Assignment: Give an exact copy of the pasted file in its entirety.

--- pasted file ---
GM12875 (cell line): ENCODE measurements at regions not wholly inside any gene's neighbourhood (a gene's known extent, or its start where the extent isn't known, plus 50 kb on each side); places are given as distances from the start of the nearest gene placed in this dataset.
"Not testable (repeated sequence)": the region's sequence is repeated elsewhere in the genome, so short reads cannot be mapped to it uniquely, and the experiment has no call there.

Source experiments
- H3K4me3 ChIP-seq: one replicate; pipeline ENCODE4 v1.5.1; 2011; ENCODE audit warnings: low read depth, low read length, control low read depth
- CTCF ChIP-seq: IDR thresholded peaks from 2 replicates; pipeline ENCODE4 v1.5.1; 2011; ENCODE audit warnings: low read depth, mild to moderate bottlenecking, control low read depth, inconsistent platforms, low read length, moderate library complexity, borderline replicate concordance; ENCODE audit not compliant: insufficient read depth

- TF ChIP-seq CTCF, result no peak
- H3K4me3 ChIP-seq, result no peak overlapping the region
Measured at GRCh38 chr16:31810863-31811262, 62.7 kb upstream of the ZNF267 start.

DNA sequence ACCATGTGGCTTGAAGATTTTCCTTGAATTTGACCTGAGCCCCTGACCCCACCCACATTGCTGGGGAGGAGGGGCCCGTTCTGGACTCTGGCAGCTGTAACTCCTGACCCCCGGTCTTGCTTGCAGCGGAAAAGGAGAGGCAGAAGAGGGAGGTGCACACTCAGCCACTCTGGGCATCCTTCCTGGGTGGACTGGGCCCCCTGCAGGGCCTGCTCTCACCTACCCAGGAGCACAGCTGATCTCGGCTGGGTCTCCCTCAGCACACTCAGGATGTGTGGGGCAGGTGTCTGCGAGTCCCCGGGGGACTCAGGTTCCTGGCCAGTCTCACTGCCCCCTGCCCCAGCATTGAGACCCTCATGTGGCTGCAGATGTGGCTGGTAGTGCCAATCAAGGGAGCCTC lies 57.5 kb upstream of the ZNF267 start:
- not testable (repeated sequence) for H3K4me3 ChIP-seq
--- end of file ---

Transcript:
GM12875 (cell line): ENCODE measurements at regions not wholly inside any gene's neighbourhood (a gene's known extent, or its start where the extent isn't known, plus 50 kb on each side); places are given as distances from the start of the nearest gene placed in this dataset.
"Not testable (repeated sequence)": the region's sequence is repeated elsewhere in the genome, so short reads cannot be mapped to it uniquely, and the experiment has no call there.

Source experiments
- H3K4me3 ChIP-seq: one replicate; pipeline ENCODE4 v1.5.1; 2011; ENCODE audit warnings: low read depth, low read length, control low read depth
- CTCF ChIP-seq: IDR thresholded peaks from 2 replicates; pipeline ENCODE4 v1.5.1; 2011; ENCODE audit warnings: low read depth, mild to moderate bottlenecking, control low read depth, inconsistent platforms, low read length, moderate library complexity, borderline replicate concordance; ENCODE audit not compliant: insufficient read depth

- TF ChIP-seq CTCF, result no peak
- H3K4me3 ChIP-seq, result no peak overlapping the region
Measured at GRCh38 chr16:31810863-31811262, 62.7 kb upstream of the ZNF267 start.

DNA sequence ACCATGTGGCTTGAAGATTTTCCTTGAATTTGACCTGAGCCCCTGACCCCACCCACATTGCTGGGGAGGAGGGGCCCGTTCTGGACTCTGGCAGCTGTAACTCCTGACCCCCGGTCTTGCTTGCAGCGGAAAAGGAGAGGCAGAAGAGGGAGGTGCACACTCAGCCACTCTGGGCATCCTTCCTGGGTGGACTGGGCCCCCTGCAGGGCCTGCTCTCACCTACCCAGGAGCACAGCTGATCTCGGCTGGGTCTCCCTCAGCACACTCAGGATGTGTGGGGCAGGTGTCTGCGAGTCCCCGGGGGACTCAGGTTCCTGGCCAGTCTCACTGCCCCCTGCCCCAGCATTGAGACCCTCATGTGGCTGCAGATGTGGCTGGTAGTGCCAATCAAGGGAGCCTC lies 57.5 kb upstream of the ZNF267 start:
- not testable (repeated sequence) for H3K4me3 ChIP-seq